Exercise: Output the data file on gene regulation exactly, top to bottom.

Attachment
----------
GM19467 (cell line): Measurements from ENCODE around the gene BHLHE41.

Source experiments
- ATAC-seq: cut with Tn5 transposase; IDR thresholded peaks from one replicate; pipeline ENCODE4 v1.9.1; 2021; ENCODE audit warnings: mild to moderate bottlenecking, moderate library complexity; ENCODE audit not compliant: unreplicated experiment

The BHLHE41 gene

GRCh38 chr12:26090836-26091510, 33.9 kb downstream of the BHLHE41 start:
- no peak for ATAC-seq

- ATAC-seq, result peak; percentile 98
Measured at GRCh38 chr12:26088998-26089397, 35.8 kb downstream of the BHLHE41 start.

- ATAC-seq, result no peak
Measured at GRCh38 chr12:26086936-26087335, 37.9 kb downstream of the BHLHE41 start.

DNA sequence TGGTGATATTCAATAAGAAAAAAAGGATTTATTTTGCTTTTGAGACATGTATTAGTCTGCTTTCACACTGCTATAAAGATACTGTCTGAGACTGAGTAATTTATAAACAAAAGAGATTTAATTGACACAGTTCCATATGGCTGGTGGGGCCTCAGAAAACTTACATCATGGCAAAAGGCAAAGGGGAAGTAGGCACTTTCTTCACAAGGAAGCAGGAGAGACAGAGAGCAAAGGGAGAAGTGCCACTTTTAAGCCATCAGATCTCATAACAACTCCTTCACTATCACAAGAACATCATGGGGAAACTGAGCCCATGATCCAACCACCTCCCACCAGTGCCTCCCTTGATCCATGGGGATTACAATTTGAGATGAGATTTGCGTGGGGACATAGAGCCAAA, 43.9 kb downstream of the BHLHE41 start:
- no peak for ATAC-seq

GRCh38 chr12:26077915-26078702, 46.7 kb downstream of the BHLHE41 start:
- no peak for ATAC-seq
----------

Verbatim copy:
GM19467 (cell line): Measurements from ENCODE around the gene BHLHE41.

Source experiments
- ATAC-seq: cut with Tn5 transposase; IDR thresholded peaks from one replicate; pipeline ENCODE4 v1.9.1; 2021; ENCODE audit warnings: mild to moderate bottlenecking, moderate library complexity; ENCODE audit not compliant: unreplicated experiment

The BHLHE41 gene

GRCh38 chr12:26090836-26091510, 33.9 kb downstream of the BHLHE41 start:
- no peak for ATAC-seq

- ATAC-seq, result peak; percentile 98
Measured at GRCh38 chr12:26088998-26089397, 35.8 kb downstream of the BHLHE41 start.

- ATAC-seq, result no peak
Measured at GRCh38 chr12:26086936-26087335, 37.9 kb downstream of the BHLHE41 start.

DNA sequence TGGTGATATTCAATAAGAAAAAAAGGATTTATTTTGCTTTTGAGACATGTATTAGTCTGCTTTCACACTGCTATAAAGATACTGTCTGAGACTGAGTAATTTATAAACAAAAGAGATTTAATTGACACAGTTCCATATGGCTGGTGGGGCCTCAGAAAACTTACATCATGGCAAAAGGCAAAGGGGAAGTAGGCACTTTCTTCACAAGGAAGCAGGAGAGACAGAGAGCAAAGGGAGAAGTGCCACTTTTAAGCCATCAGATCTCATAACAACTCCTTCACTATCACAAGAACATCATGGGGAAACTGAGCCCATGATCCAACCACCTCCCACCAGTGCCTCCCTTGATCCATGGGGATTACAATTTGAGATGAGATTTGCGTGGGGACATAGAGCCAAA, 43.9 kb downstream of the BHLHE41 start:
- no peak for ATAC-seq

GRCh38 chr12:26077915-26078702, 46.7 kb downstream of the BHLHE41 start:
- no peak for ATAC-seq